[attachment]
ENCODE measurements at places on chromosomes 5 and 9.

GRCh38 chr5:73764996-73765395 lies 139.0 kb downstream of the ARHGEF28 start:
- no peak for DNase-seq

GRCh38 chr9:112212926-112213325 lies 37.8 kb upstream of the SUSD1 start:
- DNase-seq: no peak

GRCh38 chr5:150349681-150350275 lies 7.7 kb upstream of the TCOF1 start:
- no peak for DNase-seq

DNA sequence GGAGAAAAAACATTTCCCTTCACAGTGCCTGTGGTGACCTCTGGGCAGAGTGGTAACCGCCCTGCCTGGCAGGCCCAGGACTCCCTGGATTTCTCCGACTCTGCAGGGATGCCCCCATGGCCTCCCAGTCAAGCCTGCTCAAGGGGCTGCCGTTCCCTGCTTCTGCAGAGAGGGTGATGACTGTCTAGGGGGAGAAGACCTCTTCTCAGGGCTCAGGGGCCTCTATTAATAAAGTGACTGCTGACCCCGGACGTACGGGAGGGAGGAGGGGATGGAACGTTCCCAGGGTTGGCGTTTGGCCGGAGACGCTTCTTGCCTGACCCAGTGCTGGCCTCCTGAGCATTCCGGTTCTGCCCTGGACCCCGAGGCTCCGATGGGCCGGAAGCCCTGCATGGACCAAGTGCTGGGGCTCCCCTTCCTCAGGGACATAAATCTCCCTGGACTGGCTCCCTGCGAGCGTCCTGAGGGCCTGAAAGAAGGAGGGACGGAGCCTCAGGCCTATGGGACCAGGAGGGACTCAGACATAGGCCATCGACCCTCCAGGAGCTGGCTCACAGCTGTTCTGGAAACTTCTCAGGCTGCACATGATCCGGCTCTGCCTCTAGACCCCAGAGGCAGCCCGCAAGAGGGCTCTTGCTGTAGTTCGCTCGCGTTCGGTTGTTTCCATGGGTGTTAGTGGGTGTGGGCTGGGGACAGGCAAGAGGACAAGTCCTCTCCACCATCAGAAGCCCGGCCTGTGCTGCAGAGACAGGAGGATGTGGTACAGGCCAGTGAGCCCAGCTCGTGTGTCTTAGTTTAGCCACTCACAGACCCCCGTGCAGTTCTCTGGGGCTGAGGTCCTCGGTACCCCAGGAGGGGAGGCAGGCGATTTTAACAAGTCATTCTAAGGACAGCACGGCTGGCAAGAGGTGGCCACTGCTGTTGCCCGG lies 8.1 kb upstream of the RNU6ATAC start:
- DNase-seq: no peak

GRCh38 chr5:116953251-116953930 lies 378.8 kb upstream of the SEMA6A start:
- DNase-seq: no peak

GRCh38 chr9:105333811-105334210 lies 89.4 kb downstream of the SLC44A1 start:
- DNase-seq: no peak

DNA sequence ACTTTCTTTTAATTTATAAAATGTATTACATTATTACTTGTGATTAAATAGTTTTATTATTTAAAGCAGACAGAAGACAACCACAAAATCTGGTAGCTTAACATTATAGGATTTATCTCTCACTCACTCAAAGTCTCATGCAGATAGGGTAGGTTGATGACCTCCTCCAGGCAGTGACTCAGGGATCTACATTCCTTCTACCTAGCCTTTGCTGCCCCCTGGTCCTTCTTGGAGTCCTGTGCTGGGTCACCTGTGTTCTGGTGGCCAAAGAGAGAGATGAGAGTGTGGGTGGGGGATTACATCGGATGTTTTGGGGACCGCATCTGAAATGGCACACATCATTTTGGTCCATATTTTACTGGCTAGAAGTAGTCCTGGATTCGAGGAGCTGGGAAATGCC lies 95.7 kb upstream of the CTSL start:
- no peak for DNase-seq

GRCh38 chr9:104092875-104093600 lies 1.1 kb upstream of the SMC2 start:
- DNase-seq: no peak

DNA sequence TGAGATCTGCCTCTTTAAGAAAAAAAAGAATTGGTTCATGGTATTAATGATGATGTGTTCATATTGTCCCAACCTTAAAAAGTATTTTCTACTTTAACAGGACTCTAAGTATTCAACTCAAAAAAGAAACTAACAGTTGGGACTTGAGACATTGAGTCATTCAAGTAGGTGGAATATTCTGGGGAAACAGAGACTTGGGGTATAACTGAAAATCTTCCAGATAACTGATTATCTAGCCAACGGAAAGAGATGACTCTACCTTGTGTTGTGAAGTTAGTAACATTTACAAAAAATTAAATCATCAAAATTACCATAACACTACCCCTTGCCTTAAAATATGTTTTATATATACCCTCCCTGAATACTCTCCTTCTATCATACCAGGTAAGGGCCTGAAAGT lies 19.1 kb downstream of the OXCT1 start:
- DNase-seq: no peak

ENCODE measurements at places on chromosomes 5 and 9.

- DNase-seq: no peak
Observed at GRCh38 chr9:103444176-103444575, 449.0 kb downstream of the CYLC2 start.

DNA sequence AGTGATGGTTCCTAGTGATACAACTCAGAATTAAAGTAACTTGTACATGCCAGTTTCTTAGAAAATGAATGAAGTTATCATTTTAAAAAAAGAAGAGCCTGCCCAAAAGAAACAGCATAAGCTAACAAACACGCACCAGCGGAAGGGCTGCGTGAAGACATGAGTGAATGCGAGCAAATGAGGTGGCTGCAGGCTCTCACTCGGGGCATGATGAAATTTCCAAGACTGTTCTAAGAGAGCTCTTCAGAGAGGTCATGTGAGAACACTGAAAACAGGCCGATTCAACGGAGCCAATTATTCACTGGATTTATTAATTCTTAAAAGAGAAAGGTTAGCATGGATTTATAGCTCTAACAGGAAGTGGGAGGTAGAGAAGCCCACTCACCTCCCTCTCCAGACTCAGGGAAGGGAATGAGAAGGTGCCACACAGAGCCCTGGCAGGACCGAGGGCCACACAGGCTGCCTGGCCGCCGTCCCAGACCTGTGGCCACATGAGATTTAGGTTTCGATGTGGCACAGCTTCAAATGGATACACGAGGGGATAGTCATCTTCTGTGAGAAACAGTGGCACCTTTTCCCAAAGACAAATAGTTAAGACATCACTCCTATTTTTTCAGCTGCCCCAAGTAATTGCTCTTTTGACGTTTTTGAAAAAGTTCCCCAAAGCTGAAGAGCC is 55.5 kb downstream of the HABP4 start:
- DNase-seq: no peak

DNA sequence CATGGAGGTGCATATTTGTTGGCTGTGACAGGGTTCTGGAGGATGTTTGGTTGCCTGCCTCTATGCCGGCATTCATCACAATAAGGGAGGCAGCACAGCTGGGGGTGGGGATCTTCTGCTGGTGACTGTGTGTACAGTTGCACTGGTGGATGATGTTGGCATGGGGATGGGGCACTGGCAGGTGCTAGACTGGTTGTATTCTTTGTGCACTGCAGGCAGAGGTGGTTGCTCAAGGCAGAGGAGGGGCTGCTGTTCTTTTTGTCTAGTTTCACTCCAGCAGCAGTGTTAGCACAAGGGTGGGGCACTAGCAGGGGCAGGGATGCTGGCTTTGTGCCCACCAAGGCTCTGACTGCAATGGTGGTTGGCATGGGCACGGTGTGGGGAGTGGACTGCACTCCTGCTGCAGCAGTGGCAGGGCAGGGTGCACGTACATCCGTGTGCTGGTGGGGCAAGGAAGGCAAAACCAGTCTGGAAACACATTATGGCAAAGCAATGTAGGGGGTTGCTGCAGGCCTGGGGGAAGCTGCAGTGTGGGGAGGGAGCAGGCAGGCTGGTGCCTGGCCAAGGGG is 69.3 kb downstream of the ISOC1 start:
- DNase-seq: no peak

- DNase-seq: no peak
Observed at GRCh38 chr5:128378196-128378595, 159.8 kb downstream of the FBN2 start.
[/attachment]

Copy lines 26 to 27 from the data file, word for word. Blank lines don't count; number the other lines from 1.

- DNase-seq: no peak

- DNase-seq: no peak